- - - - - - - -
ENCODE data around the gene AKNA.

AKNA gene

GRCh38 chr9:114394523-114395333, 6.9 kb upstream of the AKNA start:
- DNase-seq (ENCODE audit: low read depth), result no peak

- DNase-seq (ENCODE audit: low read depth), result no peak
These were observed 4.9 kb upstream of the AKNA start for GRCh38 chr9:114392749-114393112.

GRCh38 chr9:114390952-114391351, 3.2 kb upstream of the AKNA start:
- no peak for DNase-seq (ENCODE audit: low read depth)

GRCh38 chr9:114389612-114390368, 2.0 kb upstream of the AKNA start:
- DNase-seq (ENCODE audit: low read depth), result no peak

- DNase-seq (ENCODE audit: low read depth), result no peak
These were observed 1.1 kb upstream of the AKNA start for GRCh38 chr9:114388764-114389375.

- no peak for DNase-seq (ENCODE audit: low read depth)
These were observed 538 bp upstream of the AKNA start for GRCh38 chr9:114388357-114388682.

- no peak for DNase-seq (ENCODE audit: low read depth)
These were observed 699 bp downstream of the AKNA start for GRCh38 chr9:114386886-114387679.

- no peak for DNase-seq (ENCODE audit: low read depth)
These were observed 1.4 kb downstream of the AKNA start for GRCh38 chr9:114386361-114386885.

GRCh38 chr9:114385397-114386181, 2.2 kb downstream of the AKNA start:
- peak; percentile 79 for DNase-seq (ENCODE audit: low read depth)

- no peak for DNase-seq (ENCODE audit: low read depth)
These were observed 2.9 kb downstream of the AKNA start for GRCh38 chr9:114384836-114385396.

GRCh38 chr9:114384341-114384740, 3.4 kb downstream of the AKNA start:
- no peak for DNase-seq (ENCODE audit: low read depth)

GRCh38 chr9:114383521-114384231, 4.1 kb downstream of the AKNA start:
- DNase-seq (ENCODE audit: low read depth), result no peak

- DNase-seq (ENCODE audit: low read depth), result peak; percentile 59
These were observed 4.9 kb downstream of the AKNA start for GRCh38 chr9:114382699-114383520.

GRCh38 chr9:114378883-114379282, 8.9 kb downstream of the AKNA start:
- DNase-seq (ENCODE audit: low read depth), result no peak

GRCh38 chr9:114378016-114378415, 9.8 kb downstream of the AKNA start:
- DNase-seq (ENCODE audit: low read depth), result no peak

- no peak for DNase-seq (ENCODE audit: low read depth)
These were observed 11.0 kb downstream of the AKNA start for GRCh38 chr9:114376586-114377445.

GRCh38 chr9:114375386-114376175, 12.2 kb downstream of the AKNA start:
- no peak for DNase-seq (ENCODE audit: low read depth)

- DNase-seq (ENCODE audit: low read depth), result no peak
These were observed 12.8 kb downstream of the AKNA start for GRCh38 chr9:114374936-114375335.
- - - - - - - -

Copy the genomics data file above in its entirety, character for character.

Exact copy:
ENCODE data around the gene AKNA.

AKNA gene

GRCh38 chr9:114394523-114395333, 6.9 kb upstream of the AKNA start:
- DNase-seq (ENCODE audit: low read depth), result no peak

- DNase-seq (ENCODE audit: low read depth), result no peak
These were observed 4.9 kb upstream of the AKNA start for GRCh38 chr9:114392749-114393112.

GRCh38 chr9:114390952-114391351, 3.2 kb upstream of the AKNA start:
- no peak for DNase-seq (ENCODE audit: low read depth)

GRCh38 chr9:114389612-114390368, 2.0 kb upstream of the AKNA start:
- DNase-seq (ENCODE audit: low read depth), result no peak

- DNase-seq (ENCODE audit: low read depth), result no peak
These were observed 1.1 kb upstream of the AKNA start for GRCh38 chr9:114388764-114389375.

- no peak for DNase-seq (ENCODE audit: low read depth)
These were observed 538 bp upstream of the AKNA start for GRCh38 chr9:114388357-114388682.

- no peak for DNase-seq (ENCODE audit: low read depth)
These were observed 699 bp downstream of the AKNA start for GRCh38 chr9:114386886-114387679.

- no peak for DNase-seq (ENCODE audit: low read depth)
These were observed 1.4 kb downstream of the AKNA start for GRCh38 chr9:114386361-114386885.

GRCh38 chr9:114385397-114386181, 2.2 kb downstream of the AKNA start:
- peak; percentile 79 for DNase-seq (ENCODE audit: low read depth)

- no peak for DNase-seq (ENCODE audit: low read depth)
These were observed 2.9 kb downstream of the AKNA start for GRCh38 chr9:114384836-114385396.

GRCh38 chr9:114384341-114384740, 3.4 kb downstream of the AKNA start:
- no peak for DNase-seq (ENCODE audit: low read depth)

GRCh38 chr9:114383521-114384231, 4.1 kb downstream of the AKNA start:
- DNase-seq (ENCODE audit: low read depth), result no peak

- DNase-seq (ENCODE audit: low read depth), result peak; percentile 59
These were observed 4.9 kb downstream of the AKNA start for GRCh38 chr9:114382699-114383520.

GRCh38 chr9:114378883-114379282, 8.9 kb downstream of the AKNA start:
- DNase-seq (ENCODE audit: low read depth), result no peak

GRCh38 chr9:114378016-114378415, 9.8 kb downstream of the AKNA start:
- DNase-seq (ENCODE audit: low read depth), result no peak

- no peak for DNase-seq (ENCODE audit: low read depth)
These were observed 11.0 kb downstream of the AKNA start for GRCh38 chr9:114376586-114377445.

GRCh38 chr9:114375386-114376175, 12.2 kb downstream of the AKNA start:
- no peak for DNase-seq (ENCODE audit: low read depth)

- DNase-seq (ENCODE audit: low read depth), result no peak
These were observed 12.8 kb downstream of the AKNA start for GRCh38 chr9:114374936-114375335.